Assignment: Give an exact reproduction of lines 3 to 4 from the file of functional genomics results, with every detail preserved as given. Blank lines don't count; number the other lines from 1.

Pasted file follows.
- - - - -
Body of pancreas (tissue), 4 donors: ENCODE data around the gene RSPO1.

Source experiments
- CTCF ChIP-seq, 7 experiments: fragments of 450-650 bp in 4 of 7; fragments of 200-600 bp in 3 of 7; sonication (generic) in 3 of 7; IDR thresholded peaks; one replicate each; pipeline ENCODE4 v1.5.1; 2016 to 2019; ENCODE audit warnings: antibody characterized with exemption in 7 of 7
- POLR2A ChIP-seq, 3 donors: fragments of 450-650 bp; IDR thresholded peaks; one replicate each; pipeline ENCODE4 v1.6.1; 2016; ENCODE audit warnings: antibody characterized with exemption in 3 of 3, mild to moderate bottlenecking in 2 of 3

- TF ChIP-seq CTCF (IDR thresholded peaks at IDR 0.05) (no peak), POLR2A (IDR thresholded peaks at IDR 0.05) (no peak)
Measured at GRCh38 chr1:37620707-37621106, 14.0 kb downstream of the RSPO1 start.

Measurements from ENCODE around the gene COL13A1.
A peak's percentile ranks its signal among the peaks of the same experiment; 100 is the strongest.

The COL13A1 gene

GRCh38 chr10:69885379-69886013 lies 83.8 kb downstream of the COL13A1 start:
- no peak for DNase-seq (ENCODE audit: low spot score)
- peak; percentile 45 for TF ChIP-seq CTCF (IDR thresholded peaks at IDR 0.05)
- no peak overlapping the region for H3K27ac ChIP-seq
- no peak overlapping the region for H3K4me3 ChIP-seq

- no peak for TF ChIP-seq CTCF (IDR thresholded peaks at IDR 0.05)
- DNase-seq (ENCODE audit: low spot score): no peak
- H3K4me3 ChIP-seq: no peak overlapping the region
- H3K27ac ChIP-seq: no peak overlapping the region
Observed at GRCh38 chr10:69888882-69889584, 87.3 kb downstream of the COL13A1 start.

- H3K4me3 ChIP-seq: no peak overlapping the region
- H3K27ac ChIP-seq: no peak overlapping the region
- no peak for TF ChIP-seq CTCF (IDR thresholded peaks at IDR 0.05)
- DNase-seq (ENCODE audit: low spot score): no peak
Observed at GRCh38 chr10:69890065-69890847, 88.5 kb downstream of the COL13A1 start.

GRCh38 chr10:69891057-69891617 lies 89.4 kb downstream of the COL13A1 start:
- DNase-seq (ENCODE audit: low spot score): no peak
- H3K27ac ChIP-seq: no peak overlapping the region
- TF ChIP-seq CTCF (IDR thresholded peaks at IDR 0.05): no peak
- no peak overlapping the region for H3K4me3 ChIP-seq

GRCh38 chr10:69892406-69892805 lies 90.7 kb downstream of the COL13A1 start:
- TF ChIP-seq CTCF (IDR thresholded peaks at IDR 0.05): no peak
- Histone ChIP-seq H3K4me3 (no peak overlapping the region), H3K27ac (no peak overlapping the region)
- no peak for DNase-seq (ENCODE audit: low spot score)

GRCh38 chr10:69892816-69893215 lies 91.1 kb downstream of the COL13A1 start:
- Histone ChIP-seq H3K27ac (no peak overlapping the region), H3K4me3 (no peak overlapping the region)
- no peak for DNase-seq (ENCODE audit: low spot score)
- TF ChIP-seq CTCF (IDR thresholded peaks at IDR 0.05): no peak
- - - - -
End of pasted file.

- CTCF ChIP-seq, 7 experiments: fragments of 450-650 bp in 4 of 7; fragments of 200-600 bp in 3 of 7; sonication (generic) in 3 of 7; IDR thresholded peaks; one replicate each; pipeline ENCODE4 v1.5.1; 2016 to 2019; ENCODE audit warnings: antibody characterized with exemption in 7 of 7
- POLR2A ChIP-seq, 3 donors: fragments of 450-650 bp; IDR thresholded peaks; one replicate each; pipeline ENCODE4 v1.6.1; 2016; ENCODE audit warnings: antibody characterized with exemption in 3 of 3, mild to moderate bottlenecking in 2 of 3